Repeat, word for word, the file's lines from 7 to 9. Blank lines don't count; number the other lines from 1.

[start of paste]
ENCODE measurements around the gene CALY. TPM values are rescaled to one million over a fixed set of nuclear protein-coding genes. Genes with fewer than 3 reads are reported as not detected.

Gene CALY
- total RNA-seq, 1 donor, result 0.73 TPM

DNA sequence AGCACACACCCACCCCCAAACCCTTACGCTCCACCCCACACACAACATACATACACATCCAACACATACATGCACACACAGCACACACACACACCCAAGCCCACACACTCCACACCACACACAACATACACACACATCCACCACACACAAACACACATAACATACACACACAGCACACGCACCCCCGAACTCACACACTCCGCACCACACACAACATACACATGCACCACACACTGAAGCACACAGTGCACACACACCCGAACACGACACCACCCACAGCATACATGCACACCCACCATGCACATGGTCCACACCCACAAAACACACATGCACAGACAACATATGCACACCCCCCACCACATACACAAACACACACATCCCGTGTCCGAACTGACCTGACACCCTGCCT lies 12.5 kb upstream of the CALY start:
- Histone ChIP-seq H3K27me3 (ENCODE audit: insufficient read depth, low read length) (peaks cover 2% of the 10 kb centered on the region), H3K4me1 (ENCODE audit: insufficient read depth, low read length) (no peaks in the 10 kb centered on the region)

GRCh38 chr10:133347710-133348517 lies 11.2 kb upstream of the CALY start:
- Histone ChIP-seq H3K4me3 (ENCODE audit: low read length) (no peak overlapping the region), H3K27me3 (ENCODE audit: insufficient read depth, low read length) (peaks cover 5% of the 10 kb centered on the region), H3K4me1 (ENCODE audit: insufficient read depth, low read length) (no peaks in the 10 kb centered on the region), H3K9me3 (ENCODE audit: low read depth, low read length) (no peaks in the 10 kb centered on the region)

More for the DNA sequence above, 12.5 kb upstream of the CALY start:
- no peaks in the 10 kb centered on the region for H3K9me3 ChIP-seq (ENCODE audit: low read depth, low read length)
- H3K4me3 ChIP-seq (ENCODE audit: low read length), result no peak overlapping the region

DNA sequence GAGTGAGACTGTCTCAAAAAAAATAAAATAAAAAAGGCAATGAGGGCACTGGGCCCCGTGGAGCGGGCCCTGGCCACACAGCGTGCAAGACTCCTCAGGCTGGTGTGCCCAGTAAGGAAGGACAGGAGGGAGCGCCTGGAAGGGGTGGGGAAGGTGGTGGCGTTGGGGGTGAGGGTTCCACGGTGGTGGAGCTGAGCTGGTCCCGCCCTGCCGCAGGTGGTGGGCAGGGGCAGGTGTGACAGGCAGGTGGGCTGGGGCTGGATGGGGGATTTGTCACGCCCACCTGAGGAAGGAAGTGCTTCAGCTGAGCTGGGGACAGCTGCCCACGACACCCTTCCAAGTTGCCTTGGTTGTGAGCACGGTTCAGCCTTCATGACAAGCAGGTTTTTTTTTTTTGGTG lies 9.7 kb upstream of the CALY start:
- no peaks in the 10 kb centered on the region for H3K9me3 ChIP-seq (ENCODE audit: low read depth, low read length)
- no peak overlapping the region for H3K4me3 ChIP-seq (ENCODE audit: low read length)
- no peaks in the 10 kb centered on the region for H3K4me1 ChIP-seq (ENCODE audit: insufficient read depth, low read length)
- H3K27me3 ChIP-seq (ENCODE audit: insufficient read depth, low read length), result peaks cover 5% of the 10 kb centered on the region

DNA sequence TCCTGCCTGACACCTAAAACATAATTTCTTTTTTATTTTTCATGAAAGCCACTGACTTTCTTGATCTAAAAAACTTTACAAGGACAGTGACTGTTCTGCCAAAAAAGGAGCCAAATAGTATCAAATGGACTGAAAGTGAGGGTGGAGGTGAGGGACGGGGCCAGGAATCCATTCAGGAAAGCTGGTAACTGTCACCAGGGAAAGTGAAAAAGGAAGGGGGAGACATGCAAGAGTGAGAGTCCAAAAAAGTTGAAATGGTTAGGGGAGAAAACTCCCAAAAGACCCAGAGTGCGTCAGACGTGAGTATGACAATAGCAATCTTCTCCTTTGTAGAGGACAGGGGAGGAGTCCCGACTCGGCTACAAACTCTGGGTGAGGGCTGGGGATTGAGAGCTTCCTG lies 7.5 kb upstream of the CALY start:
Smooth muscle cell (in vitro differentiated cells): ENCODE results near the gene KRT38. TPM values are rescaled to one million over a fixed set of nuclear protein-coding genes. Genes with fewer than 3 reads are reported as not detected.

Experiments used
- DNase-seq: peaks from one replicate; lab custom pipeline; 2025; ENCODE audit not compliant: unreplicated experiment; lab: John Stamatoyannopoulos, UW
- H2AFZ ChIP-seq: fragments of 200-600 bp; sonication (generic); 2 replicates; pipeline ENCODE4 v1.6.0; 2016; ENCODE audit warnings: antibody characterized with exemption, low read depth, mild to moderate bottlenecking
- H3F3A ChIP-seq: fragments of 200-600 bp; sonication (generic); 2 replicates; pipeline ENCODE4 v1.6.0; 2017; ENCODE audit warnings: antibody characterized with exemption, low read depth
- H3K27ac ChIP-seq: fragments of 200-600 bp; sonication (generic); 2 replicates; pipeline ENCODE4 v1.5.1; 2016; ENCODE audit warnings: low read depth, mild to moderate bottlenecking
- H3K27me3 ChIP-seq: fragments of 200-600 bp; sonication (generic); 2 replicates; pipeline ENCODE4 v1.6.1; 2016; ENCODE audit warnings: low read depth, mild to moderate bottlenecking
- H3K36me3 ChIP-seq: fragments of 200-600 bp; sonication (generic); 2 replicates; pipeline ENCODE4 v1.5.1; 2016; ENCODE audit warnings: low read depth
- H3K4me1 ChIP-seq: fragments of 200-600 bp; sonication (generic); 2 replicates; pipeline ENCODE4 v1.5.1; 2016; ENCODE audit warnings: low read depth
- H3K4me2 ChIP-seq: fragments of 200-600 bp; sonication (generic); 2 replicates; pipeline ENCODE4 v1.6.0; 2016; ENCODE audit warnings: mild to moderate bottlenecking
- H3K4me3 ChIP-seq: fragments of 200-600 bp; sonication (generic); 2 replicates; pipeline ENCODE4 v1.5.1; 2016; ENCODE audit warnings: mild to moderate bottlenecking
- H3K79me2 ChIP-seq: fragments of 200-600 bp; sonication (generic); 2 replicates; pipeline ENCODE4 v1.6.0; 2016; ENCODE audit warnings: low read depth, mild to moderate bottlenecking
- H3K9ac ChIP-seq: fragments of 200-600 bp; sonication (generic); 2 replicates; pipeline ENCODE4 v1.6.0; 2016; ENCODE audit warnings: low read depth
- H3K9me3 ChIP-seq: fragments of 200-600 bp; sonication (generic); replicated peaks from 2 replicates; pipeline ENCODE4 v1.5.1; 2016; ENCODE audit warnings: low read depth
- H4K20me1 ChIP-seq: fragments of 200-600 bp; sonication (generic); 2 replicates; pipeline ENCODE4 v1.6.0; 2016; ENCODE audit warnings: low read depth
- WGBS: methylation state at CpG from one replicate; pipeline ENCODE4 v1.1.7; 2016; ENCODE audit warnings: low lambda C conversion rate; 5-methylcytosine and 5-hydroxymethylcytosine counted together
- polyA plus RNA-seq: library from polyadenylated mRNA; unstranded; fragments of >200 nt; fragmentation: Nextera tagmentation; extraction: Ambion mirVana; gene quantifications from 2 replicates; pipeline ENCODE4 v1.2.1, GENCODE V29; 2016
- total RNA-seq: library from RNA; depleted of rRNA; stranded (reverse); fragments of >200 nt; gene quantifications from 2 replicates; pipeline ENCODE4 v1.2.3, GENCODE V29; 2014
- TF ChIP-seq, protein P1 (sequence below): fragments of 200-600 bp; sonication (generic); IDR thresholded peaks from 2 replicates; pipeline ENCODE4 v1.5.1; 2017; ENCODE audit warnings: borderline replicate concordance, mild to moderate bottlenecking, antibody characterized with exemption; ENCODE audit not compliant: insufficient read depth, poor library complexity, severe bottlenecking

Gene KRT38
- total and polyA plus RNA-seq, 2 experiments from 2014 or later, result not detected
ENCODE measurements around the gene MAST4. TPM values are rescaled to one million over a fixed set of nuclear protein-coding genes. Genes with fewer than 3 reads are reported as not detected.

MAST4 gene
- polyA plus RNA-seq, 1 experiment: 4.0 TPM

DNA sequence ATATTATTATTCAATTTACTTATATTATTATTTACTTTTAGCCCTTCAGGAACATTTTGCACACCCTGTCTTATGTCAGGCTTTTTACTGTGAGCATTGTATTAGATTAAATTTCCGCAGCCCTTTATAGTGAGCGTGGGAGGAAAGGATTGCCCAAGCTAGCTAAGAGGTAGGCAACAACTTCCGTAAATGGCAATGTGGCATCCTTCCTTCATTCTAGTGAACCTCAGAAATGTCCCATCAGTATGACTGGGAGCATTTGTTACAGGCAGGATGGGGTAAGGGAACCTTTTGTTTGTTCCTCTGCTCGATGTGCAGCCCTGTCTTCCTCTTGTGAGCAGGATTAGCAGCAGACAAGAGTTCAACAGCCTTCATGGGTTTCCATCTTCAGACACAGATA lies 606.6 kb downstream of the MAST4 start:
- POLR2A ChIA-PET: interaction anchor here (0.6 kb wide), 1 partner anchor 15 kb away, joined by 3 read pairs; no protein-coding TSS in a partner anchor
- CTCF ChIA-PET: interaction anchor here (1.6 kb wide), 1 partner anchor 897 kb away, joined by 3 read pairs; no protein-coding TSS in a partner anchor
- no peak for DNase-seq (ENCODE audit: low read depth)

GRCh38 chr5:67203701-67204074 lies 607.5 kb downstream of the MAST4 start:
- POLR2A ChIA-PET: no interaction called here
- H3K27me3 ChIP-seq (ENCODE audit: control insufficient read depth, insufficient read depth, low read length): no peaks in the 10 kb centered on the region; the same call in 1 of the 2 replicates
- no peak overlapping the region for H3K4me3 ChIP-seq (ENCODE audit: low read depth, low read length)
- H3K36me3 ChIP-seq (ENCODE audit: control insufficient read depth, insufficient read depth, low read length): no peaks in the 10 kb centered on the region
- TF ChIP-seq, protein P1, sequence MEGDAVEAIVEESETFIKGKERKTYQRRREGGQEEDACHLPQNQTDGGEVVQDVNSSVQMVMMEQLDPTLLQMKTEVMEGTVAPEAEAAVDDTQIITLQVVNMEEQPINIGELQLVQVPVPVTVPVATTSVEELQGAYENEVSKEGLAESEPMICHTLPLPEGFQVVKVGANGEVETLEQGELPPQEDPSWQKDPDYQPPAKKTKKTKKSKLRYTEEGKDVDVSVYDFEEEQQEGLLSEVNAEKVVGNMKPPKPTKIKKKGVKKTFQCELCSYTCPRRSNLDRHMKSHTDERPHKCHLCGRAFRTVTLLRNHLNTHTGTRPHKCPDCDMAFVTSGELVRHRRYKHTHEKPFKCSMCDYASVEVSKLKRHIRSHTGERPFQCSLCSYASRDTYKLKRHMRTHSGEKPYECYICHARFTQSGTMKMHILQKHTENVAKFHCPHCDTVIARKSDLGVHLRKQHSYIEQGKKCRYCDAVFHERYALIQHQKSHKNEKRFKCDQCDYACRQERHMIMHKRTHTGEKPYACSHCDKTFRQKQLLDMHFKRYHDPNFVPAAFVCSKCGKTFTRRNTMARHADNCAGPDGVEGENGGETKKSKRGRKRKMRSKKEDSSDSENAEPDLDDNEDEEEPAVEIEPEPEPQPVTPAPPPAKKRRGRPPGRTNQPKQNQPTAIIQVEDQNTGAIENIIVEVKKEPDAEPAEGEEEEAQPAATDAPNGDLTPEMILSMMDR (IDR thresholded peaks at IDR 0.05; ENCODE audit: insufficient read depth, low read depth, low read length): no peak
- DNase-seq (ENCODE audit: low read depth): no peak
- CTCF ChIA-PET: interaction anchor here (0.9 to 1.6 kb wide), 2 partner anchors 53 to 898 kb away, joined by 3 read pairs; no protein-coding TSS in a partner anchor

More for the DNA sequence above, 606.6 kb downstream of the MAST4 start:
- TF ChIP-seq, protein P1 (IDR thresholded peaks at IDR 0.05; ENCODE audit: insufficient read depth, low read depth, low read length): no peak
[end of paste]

- Histone ChIP-seq H3K4me3 (ENCODE audit: low read length) (no peak overlapping the region), H3K27me3 (ENCODE audit: insufficient read depth, low read length) (peaks cover 5% of the 10 kb centered on the region), H3K4me1 (ENCODE audit: insufficient read depth, low read length) (no peaks in the 10 kb centered on the region), H3K9me3 (ENCODE audit: low read depth, low read length) (no peaks in the 10 kb centered on the region)

More for the DNA sequence above, 12.5 kb upstream of the CALY start:
- no peaks in the 10 kb centered on the region for H3K9me3 ChIP-seq (ENCODE audit: low read depth, low read length)